Oshin Vartanian from University of Toronto, Canada, is an expert on the neuroscience of aesthetics and creativity. He is one of several people who study how art affects us, and repeatedly they conclude that art is good for us.
Recent findings from Vartanian and scientific team are of much current interest, because they come from the exploration of the different ways people observe and appreciate art neurologically. A couple of things have emerged from the work, such as:
Areas of the brain involved in processing emotion and those that activate our pleasure and reward systems are being engaged.
People are hardwired to appreciate art, and it has a positive effect on the chemistry in our brains.
Art reduces stress
Aside from the Canadian input to this, your physiology is not just your brain, and what happens in your brain affects your entire system. The brain sometimes asks the adrenal cortex by the kidneys to produce a stress hormone called cortisol. It does so in response to stress by increasing levels of blood sugar through metabolism. This chain reaction sounds innocent, but is a quick fix for situations outside the norm and it has side effects. One serious side effect is that it reduces the effect of our immune system, which in turn means we are prone to becoming more ill. Cortisol can be a contributing factor to premature ageing, obesity, sleep deprivation, anxieties and clinical depression.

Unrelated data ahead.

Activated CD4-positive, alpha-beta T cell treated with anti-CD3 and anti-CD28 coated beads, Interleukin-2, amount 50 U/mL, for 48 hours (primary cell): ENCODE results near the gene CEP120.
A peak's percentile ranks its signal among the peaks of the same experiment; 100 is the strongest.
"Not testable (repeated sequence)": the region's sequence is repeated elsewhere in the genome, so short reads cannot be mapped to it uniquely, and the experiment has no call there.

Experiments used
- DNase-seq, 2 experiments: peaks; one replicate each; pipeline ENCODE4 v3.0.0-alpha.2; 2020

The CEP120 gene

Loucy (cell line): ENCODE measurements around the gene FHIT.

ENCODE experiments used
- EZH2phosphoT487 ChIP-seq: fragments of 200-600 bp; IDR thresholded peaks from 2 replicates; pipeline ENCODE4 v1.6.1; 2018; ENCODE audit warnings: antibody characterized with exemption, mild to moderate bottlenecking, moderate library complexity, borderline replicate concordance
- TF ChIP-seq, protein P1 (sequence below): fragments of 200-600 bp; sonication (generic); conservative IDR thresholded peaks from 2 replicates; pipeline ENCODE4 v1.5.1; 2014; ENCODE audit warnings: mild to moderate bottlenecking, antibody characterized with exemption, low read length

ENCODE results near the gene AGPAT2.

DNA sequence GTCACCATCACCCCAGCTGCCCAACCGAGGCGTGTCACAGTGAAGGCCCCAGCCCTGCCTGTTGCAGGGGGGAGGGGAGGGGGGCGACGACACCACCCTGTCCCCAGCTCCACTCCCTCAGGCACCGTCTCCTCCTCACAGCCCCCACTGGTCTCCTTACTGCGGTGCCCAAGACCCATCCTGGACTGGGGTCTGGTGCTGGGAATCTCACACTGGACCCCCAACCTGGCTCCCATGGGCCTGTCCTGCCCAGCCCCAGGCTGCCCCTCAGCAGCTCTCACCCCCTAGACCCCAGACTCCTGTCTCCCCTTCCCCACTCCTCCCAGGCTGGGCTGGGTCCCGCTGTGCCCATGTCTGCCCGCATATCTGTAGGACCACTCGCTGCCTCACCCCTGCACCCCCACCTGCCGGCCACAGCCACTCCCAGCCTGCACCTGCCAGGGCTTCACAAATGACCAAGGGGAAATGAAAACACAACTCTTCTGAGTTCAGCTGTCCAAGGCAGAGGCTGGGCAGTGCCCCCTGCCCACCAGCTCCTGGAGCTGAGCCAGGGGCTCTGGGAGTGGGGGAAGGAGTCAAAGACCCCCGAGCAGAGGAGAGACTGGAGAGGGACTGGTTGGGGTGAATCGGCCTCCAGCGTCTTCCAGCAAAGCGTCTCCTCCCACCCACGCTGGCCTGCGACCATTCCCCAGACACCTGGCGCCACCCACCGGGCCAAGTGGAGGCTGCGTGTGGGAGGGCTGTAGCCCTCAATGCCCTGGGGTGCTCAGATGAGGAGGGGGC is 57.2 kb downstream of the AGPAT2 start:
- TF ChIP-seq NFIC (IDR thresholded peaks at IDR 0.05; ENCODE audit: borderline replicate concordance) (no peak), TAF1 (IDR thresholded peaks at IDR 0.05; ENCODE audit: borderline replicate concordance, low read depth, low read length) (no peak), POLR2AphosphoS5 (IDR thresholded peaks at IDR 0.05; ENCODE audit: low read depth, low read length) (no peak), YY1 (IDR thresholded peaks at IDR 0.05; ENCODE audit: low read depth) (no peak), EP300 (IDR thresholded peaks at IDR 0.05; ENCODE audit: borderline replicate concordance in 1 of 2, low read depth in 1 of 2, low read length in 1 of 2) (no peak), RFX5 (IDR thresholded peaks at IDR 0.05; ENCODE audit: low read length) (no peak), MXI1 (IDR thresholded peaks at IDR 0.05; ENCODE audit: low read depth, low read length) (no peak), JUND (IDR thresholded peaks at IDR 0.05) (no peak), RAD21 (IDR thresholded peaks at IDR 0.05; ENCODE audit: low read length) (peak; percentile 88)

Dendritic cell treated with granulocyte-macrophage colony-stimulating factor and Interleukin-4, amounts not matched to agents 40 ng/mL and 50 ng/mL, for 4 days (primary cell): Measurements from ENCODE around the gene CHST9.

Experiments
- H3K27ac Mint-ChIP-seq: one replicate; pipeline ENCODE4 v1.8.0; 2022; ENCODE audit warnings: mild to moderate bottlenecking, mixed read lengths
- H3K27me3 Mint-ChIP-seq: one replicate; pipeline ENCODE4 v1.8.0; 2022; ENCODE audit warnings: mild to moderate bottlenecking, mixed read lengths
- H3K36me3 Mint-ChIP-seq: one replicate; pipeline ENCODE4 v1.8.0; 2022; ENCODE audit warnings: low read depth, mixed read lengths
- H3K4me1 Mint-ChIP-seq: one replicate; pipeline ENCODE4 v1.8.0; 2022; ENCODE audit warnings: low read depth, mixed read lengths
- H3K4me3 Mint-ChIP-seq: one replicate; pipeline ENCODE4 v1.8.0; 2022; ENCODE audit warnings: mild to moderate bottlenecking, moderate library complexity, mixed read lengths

Experiencing art appears to counteract high levels of cortisol according to British research from the University of Westminster from 2006.
The research team conducted a simple experiment repeatedly. They measured the stress hormone cortisol from the participating people, and the respondents reported how they actually felt as well. The sampled group of individuals who carried out office jobs in the city of London and were asked to spend their lunch break in the Guildhall Art Gallery.
The research team collected swabs of saliva from the sampled individuals before they entered, and again when they exited the art gallery. The conclusion of the salivary cortisol testing was a statistically significant decrease in cortisol from the respondents who already had a higher level of cortisol. Overall, most participants expressed that they felt less stressed after the gallery visit.